Despite a double dose of good news for oncology specialist Onyx Pharmaceuticals (NASDAQ: ONXX), which beat earnings estimates and touted its two approvals from the Food and Drug Administration for new cancer treatments, shares have fallen since its earnings release on Thursday. This aberration in price movement could be a signal that this up-and-coming stock is misunderstood -- and make smarter investors pay attention.
What's the news, doc?
The drop comes as a bit of a surprise after Onyx soundly beat both top- and bottom-line estimates. Revenue for the company beat Wall Street estimates by $9 million to come in at a total of $89 million. It also totally surprised analysts with income of $0.26 per share, more than a dollar more than the estimate of a loss of $0.90. The case could be made that the earnings were propped up by large income tax carry-overs, but non-GAAP adjusted earnings still beat by 13%.
On Thursday's conference call, Onyx CEO Tony Coles gave insight into both the success and potential of Kyprolis and Stivarga, two cancer treatment drugs that gained approval this past quarter. Since its release back in late July, Kyprolis' sales totaled $19 million for the quarter. This was a pleasant surprise considering that Wall Street estimates for the drugs were about $7 million. Kyprolis is currently marketed as a third-line treatment for multiple myeloma. Since July, it has captured a healthy 10% market share in myeloma treatment. Stivarga, a joint project with Bayer, received approval last month. This new treatment for colorectal cancer will be co-promoted with its other kinase inhibitor, Nexavar, which has been the primary product for Onyx since 2005.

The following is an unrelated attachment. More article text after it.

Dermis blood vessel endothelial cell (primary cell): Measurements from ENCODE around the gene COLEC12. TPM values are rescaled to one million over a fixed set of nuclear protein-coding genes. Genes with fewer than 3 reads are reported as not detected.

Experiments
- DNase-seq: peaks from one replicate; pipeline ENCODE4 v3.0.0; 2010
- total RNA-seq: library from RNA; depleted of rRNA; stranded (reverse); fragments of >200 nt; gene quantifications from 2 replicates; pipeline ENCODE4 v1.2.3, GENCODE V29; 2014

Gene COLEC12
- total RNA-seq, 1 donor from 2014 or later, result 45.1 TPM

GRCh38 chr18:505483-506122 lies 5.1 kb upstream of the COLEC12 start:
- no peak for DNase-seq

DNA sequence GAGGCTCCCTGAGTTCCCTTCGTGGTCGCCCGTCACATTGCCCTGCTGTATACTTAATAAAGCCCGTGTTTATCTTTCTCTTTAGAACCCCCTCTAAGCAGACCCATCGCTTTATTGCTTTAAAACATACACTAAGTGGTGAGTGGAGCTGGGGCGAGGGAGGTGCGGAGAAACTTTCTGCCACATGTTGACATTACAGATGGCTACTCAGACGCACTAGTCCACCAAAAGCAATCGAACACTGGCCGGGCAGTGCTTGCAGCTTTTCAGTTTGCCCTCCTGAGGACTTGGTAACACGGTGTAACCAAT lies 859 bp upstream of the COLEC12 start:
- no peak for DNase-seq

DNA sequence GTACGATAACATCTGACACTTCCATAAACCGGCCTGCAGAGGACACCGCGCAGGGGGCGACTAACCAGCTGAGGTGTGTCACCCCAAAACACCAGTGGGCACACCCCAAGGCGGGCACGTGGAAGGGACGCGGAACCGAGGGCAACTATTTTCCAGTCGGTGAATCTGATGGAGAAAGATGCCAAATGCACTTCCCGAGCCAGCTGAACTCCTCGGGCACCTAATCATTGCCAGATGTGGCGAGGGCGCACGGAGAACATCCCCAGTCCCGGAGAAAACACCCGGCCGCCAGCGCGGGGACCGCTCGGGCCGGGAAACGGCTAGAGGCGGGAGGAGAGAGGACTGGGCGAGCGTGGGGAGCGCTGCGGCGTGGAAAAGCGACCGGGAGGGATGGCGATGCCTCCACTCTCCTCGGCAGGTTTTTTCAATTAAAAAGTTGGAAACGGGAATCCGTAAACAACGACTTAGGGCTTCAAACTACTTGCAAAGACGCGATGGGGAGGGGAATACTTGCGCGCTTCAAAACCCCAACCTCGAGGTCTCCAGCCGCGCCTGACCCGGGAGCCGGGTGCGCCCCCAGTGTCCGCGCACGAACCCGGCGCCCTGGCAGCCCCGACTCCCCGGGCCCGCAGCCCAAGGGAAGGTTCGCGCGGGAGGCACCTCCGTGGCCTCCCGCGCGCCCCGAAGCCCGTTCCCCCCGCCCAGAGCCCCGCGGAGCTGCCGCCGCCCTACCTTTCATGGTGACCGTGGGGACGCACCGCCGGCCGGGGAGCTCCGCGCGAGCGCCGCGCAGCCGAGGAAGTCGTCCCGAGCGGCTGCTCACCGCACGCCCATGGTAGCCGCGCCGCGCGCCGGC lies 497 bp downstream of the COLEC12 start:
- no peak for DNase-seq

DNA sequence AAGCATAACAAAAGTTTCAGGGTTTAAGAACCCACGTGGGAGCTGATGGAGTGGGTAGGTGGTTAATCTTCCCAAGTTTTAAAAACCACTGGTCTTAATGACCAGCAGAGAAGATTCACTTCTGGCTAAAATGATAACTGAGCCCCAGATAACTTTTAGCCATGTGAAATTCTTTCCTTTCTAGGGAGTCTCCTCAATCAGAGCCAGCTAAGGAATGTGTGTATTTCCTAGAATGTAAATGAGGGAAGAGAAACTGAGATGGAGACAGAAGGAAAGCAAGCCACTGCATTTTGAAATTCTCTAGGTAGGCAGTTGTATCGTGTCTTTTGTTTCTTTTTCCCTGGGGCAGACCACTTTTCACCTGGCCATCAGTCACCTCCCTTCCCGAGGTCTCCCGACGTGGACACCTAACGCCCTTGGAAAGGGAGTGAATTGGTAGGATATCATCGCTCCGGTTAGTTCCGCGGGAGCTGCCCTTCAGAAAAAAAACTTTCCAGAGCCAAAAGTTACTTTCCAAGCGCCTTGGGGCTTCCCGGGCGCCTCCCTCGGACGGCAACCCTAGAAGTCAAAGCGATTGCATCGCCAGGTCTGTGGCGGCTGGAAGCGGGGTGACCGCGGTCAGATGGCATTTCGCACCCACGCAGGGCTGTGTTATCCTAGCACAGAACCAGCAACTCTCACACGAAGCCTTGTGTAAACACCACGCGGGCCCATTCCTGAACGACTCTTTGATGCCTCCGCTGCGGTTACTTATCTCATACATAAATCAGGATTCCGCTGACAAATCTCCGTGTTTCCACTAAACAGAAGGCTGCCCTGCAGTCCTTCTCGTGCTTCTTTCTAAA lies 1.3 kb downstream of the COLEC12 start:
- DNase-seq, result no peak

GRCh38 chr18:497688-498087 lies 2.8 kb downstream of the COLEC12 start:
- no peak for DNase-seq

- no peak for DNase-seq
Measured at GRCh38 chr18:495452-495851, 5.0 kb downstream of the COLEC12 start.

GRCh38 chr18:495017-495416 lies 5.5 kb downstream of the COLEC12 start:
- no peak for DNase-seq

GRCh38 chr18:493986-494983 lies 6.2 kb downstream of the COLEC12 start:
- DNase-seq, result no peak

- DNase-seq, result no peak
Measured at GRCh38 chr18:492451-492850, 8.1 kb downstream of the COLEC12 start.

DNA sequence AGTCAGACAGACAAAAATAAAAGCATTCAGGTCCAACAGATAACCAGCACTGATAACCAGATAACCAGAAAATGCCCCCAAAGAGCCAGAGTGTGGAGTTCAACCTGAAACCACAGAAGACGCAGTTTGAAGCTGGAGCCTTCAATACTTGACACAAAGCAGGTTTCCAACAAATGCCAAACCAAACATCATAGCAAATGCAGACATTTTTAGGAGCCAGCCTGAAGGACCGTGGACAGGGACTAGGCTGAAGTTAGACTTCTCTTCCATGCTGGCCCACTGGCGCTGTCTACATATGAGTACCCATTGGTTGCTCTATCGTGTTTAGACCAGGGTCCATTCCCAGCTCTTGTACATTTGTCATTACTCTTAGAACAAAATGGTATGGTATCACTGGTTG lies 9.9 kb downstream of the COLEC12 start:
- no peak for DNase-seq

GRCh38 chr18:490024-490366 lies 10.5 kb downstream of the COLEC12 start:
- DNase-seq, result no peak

Onyx is just one of many companies benefiting from recent FDA catalysts. NPS Pharmeceuticals (NASDAQ: NPSP) received a unanimous vote in favor of its short bowel syndrome drug, Gattex, from an FDA advisory panel last month. Aegerion Pharmeceuticals (NASDAQ: AEGR) and ISIS Pharmaceuticals (NASDAQ: ISIS) also received advisory committee recommendations for their treatments of HoHF -- a high LDL cholesterol condition -- though for ISIS, it wasn't a convincingly positive vote.
What a Fool believes
Investors who look at Onyx will look at the potential of Kyprolis and Stivarga rather than its earnings sheet. Since it is a third-line treatment, Kyprolis is only used after the failure of other myeloma treatments: Velcade, a joint project by Millenium Pharmaceuticals and Johnson & Johnson (NYSE:JNJ), and Revlimid and Thalomid, both products of Celgene (NASDAQ:CELG). Onyx is in the process of testing Kyprolis in conjunction with Revlimid to treat relapsed and refractory myeloma patients. Kyprolis will be the first drug where Onyx is the exclusive manufacturer and will not need to divvy up the economics from drug sales. For both Nexavar and Stivarga, Onyx is partnered with Bayer.
It appears that years of development are starting to pay off for Onyx, and in my opinion this week's news should only be viewed as an encouraging step forward for investors.